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Old Feb 20, 2011, 5:43 PM   #1
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Default Smokin' the Runway

The stress on the landing gear on touch down has got to be quite severe.

A thrill to watch though...

Jehan



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Old Feb 22, 2011, 12:20 PM   #2
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The wheels/tires on these aircraft have to accelerate from 0 to 150-160 mph in a very short distance and time as your photos graphically illustrate.

A. C.
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Old Feb 22, 2011, 3:45 PM   #3
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The wheels/tires on these aircraft have to accelerate from 0 to 150-160 mph in a very short distance and time as your photos graphically illustrate.

A. C.
I guess the weight of the aircraft x the speed (momentum) shows why the 747 looks like it blew a tire compared to the MD-88!
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Old Feb 25, 2011, 6:48 PM   #4
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Actually A.C., the highest stress on the tires occurs from touchdown and throughout the braking process. The takeoff roll causes less stress and wear than even taxiing. Cool pics Jelpee, especially the 747 which you caught at the perfect moment. He was either heavy or landed a bit hard.
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Old Feb 26, 2011, 10:18 AM   #5
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Actually A.C., the highest stress on the tires occurs from touchdown and throughout the braking process. The takeoff roll causes less stress and wear than even taxiing. Cool pics Jelpee, especially the 747 which you caught at the perfect moment. He was either heavy or landed a bit hard.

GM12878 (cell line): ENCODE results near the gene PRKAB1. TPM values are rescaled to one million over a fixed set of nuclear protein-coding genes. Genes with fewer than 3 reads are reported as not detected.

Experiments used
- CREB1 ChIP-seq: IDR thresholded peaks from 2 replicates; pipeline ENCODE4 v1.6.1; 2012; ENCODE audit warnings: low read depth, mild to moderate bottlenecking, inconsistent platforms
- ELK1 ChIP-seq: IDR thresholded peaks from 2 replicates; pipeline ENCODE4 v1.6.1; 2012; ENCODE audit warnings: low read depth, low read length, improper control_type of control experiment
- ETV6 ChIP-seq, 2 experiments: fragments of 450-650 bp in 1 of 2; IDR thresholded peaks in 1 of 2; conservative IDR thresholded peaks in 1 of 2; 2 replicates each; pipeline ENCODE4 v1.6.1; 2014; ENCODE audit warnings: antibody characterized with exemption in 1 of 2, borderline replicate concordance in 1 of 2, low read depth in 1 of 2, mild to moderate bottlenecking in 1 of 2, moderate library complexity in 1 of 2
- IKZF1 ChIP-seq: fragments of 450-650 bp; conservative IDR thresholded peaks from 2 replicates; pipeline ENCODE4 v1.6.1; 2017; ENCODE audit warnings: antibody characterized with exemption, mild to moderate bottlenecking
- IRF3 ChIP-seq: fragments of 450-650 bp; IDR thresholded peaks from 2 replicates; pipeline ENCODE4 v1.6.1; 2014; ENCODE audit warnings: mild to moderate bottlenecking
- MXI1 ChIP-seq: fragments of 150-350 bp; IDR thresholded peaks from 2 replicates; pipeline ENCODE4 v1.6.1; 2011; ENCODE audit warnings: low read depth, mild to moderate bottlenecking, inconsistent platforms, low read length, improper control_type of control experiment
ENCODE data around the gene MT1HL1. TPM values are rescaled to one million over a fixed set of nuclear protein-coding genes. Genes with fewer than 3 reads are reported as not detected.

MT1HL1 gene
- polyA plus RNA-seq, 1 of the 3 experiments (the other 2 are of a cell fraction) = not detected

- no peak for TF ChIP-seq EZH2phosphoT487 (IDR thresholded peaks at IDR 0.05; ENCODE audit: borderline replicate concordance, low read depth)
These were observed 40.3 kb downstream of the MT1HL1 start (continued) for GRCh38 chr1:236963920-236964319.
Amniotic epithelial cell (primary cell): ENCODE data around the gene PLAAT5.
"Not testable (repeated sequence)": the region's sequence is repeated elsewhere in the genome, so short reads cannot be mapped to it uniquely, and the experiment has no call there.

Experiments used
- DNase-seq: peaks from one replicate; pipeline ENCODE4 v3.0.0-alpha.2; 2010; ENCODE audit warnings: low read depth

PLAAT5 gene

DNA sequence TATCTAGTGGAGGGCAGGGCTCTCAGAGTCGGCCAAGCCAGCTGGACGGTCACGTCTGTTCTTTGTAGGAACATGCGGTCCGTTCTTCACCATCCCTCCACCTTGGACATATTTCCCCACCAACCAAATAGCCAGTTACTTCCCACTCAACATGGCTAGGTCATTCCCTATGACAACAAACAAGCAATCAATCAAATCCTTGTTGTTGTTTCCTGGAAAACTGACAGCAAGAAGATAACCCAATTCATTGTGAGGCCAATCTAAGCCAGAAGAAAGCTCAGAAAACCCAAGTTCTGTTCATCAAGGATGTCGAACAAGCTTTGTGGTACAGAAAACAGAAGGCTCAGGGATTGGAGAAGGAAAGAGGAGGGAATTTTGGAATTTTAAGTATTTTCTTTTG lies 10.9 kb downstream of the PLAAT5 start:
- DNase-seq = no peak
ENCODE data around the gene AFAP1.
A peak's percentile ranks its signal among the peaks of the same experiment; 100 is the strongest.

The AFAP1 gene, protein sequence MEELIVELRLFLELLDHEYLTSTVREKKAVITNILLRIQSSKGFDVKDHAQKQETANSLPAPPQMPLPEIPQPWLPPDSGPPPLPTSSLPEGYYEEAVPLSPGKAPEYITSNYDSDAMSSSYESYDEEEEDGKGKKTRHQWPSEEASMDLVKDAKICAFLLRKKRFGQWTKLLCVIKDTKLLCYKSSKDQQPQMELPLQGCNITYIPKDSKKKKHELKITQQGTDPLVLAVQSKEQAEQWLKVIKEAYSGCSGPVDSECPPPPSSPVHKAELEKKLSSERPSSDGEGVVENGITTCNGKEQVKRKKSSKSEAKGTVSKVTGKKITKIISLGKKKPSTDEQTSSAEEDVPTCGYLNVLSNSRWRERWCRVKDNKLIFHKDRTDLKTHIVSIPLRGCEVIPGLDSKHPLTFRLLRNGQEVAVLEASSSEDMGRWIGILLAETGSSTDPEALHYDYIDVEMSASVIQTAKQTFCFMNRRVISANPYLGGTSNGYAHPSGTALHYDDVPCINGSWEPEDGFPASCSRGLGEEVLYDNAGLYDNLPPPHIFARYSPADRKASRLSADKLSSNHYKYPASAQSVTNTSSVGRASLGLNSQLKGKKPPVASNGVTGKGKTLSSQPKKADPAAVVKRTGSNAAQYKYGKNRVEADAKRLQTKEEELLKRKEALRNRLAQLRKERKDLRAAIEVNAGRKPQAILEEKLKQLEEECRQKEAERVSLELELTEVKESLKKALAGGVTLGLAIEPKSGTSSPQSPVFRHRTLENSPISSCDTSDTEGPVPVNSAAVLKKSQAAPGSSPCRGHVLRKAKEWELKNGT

Who said anything about takeoff?

A. C
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Old Feb 26, 2011, 7:37 PM   #6
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Hi A.C., I thought you were referring to aircraft acceleration. My error. Anyhow its not the tire acceleration but the sudden contact with the runway surface that causes the severe wear and smoke. A block of wood in place of a tire would probably produce more smoke even though it's rotational momentum is zero and it's accelleration negative. Efforts to spin up the tires to approximate the rpm they would have at the moment of landing have been tried in the past with little benefit achieved as regards tire life.
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Old Feb 27, 2011, 12:53 PM   #7
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The only acceleration I had in mind was the wheel/tire acceleration from 0 RPM (airborne) to whatever RPM was required by the velocity of the aircraft at touch down and the attendant slippage (hence smoke) in that process.

I was about 12 when I asked my dad why weren't the wheels/tires pre-accelerated for landing and his answer was that it had been tried and it didn't work very well. That the method didn't reduce overall wear is understandable since the spin-up of the wheels is using up the energy of the aircraft that would otherwise be dissipated through braking which, of course also ends up heating/wearing the tires.

A. C.

Last edited by ac.smith; Feb 27, 2011 at 12:57 PM.
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